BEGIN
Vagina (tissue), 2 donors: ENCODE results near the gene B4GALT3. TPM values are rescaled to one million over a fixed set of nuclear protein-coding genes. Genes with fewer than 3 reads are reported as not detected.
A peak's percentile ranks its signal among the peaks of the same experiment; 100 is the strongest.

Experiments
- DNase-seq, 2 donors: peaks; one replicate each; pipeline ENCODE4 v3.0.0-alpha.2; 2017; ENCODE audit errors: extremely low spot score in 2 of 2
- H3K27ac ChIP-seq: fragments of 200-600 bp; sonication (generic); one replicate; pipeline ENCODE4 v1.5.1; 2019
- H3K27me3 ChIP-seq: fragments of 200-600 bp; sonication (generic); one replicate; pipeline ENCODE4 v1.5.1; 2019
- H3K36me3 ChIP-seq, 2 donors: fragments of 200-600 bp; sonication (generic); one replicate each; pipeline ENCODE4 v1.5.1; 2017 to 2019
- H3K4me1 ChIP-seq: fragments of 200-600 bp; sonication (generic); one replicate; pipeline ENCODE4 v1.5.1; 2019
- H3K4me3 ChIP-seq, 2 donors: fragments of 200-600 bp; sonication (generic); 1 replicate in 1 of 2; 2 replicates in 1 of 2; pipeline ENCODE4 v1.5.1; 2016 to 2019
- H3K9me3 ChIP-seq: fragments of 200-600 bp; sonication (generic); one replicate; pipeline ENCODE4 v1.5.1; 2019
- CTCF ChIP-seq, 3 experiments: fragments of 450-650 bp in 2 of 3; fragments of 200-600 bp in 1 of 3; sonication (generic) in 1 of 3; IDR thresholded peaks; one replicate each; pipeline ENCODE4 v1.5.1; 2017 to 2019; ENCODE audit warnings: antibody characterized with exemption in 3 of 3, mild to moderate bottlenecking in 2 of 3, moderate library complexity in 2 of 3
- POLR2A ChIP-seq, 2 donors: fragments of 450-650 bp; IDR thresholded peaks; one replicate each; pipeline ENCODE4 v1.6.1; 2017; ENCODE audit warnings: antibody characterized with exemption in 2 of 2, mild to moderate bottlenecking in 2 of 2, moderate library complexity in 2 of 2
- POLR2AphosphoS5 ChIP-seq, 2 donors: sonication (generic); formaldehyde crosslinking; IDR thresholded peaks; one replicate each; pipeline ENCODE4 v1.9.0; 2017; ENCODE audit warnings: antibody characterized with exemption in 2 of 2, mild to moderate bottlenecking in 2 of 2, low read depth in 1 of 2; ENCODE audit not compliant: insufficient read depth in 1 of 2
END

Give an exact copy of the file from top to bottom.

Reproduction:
Vagina (tissue), 2 donors: ENCODE results near the gene B4GALT3. TPM values are rescaled to one million over a fixed set of nuclear protein-coding genes. Genes with fewer than 3 reads are reported as not detected.
A peak's percentile ranks its signal among the peaks of the same experiment; 100 is the strongest.

Experiments
- DNase-seq, 2 donors: peaks; one replicate each; pipeline ENCODE4 v3.0.0-alpha.2; 2017; ENCODE audit errors: extremely low spot score in 2 of 2
- H3K27ac ChIP-seq: fragments of 200-600 bp; sonication (generic); one replicate; pipeline ENCODE4 v1.5.1; 2019
- H3K27me3 ChIP-seq: fragments of 200-600 bp; sonication (generic); one replicate; pipeline ENCODE4 v1.5.1; 2019
- H3K36me3 ChIP-seq, 2 donors: fragments of 200-600 bp; sonication (generic); one replicate each; pipeline ENCODE4 v1.5.1; 2017 to 2019
- H3K4me1 ChIP-seq: fragments of 200-600 bp; sonication (generic); one replicate; pipeline ENCODE4 v1.5.1; 2019
- H3K4me3 ChIP-seq, 2 donors: fragments of 200-600 bp; sonication (generic); 1 replicate in 1 of 2; 2 replicates in 1 of 2; pipeline ENCODE4 v1.5.1; 2016 to 2019
- H3K9me3 ChIP-seq: fragments of 200-600 bp; sonication (generic); one replicate; pipeline ENCODE4 v1.5.1; 2019
- CTCF ChIP-seq, 3 experiments: fragments of 450-650 bp in 2 of 3; fragments of 200-600 bp in 1 of 3; sonication (generic) in 1 of 3; IDR thresholded peaks; one replicate each; pipeline ENCODE4 v1.5.1; 2017 to 2019; ENCODE audit warnings: antibody characterized with exemption in 3 of 3, mild to moderate bottlenecking in 2 of 3, moderate library complexity in 2 of 3
- POLR2A ChIP-seq, 2 donors: fragments of 450-650 bp; IDR thresholded peaks; one replicate each; pipeline ENCODE4 v1.6.1; 2017; ENCODE audit warnings: antibody characterized with exemption in 2 of 2, mild to moderate bottlenecking in 2 of 2, moderate library complexity in 2 of 2
- POLR2AphosphoS5 ChIP-seq, 2 donors: sonication (generic); formaldehyde crosslinking; IDR thresholded peaks; one replicate each; pipeline ENCODE4 v1.9.0; 2017; ENCODE audit warnings: antibody characterized with exemption in 2 of 2, mild to moderate bottlenecking in 2 of 2, low read depth in 1 of 2; ENCODE audit not compliant: insufficient read depth in 1 of 2